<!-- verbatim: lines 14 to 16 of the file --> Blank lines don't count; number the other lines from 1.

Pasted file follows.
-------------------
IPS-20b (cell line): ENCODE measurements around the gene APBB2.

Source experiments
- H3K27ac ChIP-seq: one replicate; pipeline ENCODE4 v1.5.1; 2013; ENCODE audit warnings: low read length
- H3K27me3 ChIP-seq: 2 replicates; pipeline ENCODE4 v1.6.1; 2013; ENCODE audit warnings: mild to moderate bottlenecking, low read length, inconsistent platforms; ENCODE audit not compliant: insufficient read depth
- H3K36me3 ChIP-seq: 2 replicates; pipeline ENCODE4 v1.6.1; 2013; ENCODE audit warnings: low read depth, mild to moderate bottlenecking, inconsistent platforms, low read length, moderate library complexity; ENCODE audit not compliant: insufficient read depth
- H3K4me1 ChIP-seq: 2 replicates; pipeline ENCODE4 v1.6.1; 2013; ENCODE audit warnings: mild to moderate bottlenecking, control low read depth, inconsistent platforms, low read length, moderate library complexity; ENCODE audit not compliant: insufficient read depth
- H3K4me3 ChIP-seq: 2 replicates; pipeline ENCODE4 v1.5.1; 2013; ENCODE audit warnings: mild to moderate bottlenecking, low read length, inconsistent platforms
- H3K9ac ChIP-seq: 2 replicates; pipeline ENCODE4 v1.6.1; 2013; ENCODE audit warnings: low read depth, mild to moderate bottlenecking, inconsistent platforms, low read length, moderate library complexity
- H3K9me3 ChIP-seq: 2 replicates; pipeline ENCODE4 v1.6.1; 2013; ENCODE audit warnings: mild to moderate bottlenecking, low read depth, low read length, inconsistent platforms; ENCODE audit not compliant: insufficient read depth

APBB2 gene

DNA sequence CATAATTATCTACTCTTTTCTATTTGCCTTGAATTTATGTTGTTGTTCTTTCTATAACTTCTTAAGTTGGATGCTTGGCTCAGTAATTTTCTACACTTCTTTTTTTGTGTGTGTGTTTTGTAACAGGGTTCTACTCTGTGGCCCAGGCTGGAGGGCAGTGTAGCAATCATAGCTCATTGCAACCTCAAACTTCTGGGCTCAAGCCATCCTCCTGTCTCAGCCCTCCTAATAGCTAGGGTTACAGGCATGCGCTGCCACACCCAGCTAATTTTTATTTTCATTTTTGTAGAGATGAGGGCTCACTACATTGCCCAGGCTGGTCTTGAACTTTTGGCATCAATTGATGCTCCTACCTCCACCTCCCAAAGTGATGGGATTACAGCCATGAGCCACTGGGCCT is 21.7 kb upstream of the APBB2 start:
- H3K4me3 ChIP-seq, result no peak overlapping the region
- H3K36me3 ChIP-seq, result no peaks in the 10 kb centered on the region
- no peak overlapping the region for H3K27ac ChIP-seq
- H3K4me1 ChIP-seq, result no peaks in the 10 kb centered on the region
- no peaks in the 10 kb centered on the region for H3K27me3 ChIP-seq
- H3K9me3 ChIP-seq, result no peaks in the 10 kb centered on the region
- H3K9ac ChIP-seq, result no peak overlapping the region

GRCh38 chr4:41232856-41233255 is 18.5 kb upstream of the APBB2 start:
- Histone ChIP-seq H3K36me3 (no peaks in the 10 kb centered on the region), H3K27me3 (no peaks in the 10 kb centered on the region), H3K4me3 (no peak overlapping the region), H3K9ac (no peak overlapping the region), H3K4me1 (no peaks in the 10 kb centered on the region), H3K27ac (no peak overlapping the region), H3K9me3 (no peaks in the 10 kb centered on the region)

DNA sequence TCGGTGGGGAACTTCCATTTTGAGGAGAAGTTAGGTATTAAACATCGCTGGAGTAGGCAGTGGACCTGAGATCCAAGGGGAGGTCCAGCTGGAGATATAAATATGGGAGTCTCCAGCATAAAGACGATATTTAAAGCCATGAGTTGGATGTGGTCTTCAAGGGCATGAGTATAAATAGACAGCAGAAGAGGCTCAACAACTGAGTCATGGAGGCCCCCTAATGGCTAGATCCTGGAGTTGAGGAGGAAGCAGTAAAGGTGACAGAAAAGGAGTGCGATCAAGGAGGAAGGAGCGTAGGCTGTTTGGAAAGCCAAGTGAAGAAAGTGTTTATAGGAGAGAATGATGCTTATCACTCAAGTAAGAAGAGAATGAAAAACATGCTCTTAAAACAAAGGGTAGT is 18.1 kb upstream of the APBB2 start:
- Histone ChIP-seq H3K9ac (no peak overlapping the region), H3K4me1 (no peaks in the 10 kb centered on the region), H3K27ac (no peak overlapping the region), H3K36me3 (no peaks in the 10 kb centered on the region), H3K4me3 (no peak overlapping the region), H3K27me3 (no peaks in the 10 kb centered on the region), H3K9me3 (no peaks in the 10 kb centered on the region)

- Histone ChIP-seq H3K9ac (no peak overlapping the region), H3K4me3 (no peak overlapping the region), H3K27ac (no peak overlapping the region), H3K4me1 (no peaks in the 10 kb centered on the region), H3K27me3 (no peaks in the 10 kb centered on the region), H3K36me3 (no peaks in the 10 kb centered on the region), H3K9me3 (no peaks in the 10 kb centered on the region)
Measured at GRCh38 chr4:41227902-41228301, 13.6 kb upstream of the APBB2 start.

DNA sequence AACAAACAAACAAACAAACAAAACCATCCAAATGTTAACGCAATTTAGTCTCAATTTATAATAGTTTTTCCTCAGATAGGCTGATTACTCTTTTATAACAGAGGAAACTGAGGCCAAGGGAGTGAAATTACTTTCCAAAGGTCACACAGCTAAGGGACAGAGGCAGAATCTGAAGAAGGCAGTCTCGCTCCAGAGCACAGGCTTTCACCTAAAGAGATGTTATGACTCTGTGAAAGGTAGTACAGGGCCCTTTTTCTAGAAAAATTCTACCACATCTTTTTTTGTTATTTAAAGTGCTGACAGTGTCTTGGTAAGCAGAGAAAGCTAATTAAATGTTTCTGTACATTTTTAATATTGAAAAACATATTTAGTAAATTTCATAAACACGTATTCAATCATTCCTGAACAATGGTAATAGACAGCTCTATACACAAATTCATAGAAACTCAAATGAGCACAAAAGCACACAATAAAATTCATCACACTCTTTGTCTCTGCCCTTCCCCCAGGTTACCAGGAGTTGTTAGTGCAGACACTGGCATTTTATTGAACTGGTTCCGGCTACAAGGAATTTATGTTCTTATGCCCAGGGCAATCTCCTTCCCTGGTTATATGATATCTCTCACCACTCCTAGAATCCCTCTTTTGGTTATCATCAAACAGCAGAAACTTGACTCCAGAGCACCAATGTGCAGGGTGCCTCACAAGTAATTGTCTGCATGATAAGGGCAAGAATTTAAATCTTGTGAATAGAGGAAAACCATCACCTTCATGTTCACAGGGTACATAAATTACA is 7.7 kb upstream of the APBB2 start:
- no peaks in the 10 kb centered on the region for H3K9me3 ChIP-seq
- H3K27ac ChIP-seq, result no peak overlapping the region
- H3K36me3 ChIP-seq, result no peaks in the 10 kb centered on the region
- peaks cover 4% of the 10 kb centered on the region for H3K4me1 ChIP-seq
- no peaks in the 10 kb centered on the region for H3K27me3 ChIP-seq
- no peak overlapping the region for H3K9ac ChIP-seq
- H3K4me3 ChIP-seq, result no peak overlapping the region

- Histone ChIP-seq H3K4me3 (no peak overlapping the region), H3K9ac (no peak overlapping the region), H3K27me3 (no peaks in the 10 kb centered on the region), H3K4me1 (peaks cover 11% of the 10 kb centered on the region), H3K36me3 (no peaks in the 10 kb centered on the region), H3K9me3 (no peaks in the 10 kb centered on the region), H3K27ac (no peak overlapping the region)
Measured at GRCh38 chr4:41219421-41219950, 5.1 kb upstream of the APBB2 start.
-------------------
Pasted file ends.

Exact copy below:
- no peak overlapping the region for H3K27ac ChIP-seq
- H3K4me1 ChIP-seq, result no peaks in the 10 kb centered on the region
- no peaks in the 10 kb centered on the region for H3K27me3 ChIP-seq